1803: Laccase-mediated catalyzed fluorescent reporter deposition for live cell imaging
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Posted to bioRxiv 10 Aug 2019

Laccase-mediated catalyzed fluorescent reporter deposition for live cell imaging
103 downloads biochemistry

Brandon Cisneros, Neal K. Devaraj

Catalyzed reporter deposition (CARD) is a widely established method for labeling biological samples analyzed using microscopy. Horseradish peroxidase, commonly used in CARD to amplify reporter signals, requires the addition of hydrogen peroxide which may perturb samples used in live-cell microscopy. Herein we describe an alternative method of performing CARD using a laccase enzyme, which does not require exogenous hydrogen peroxide. Laccase is an oxidative enzyme which can carry out single-electron oxidations of phenols and related compounds by reducing molecular oxygen. We demonstrate proof-of-concept for this technique through the non-targeted covalent labeling of bovine serum albumin using a fluorescently-labeled ferulic acid derivative as the laccase reporter substrate. We further demonstrate the viability of this approach by performing live-cell CARD with an antibody-conjugated laccase against a surface bound target. CARD using laccase produces an amplified fluorescence signal by labeling cells without the need for exogenous hydrogen peroxide.

1804: Unprocessed serum glycosylphosphatidylinositol-anchored proteins are correlated to metabolic states
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Posted to bioRxiv 28 Nov 2018

Unprocessed serum glycosylphosphatidylinositol-anchored proteins are correlated to metabolic states
103 downloads biochemistry

Günter A. Müller, Andreas W. Herling, Kerstin Stemmer, Andreas Lechner, Matthias H Tschöp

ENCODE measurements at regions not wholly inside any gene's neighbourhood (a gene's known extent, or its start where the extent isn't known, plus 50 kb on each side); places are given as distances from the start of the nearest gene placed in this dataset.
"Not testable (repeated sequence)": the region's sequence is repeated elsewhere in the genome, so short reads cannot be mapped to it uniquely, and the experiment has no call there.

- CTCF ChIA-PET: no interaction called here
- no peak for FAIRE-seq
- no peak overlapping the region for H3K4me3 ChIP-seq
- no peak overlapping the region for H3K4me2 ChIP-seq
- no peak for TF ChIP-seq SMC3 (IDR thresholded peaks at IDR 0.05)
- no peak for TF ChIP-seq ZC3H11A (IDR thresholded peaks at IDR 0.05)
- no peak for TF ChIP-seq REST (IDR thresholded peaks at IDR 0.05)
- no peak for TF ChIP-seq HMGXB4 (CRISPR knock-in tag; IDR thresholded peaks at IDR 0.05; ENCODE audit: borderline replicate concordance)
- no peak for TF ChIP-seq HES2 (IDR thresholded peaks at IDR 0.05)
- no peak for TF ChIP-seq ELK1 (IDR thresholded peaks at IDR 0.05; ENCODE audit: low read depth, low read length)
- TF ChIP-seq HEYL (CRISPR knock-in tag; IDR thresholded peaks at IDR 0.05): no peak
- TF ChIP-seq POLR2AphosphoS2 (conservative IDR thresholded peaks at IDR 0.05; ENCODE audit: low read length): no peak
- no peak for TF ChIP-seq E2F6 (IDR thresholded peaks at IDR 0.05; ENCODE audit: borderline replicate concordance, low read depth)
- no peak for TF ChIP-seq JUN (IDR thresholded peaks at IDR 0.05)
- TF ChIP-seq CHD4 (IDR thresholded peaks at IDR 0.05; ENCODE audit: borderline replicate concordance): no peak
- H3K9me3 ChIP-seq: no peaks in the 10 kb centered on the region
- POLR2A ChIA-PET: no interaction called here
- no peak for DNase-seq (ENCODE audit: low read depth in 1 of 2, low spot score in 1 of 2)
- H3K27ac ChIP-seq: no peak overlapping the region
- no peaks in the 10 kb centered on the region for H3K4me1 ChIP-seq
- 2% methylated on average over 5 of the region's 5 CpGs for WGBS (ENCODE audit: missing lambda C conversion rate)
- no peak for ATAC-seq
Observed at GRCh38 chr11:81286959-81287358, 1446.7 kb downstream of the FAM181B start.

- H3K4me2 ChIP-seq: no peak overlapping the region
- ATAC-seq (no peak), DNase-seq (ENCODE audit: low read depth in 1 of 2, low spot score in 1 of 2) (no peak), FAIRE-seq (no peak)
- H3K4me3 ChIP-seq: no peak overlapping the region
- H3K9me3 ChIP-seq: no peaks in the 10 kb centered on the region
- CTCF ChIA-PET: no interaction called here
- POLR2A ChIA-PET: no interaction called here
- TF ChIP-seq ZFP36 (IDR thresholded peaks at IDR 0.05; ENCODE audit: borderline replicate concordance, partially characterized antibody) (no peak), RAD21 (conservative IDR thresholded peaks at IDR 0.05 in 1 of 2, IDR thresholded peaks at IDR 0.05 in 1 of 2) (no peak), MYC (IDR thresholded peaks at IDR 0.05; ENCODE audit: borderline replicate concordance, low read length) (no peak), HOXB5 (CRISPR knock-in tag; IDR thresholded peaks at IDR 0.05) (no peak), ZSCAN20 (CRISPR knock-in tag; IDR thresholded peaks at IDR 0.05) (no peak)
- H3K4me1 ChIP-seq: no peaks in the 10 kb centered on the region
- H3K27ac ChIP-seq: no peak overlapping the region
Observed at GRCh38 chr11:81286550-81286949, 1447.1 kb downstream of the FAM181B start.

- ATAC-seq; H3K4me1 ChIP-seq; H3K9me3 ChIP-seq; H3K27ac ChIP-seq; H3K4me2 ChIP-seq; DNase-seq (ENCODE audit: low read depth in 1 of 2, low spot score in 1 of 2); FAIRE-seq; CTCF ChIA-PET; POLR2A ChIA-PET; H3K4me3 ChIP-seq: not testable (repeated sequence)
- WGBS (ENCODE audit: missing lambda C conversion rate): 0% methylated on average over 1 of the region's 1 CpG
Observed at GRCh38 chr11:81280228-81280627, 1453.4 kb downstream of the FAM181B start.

To study the possibility that components of eukaryotic plasma membranes are released in spontaneous or controlled fashion, a chip-based sensor was developed for complete glycosylphosphatidylinositol-anchored proteins (GPI-AP), which may form together with (phospho)lipids so far unknown (non-vesicular) extracellular complexes (GLEC). The sensor relies on changes in phase shift and amplitude of surface acoustic waves propagating over the chip surface upon specific capturing of the GPI-AP and detection of associated phospholipids and renders isolation of the labile GLEC unnecessary. GLEC were found to be released from isolated rat adipocyte plasma membranes immobilized on the chip, dependent on the flow rate and composition of the buffer stream. Moreover, incubation medium of isolated adipocytes and serum of rats are sources for GLEC which enables their differentiation according to cell size and genotype or body weight, respectively, as well as human serum.

1805: A selective and rapid cell-permeable inhibitor of human caspase-3
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Posted to bioRxiv 18 Jul 2019

A selective and rapid cell-permeable inhibitor of human caspase-3
102 downloads biochemistry

Angelo Solania, Gonzalo E. Gonzalez-Paez, Dennis W. Wolan

The individual roles and overlapping functionalities the twelve human caspases have during apoptosis and other cellular processes remain poorly resolved primarily due to a lack of chemical tools. Here we present a new selective caspase-3 inhibitor, termed Ac-ATS010-KE, with rapid and irreversible binding kinetics. Relative to previously designed caspase-3-selective molecules that have tremendously abated inhibitory rates and thus limited use in biological settings, the improved kinetics of Ac-ATS010-KE permit its use in a cell-based capacity. We demonstrate that Ac-ATS010-KE prevents apoptosis with comparable efficacy to the general caspase inhibitor Ac-DEVD-KE and surprisingly does so without side-chain methylation. This observation is in contrast to the well-established peptide modification strategy typically employed for improving cellular permeability. Ac-ATS010-KE protects against extrinsic apoptosis, which demonstrates the utility of a thiophene carboxylate leaving group in biological settings, challenges the requisite neutralization of free carboxylic acids to improve cell permeability, and provides a tool-like compound to interrogate the role of caspase-3 in a variety of cellular processes.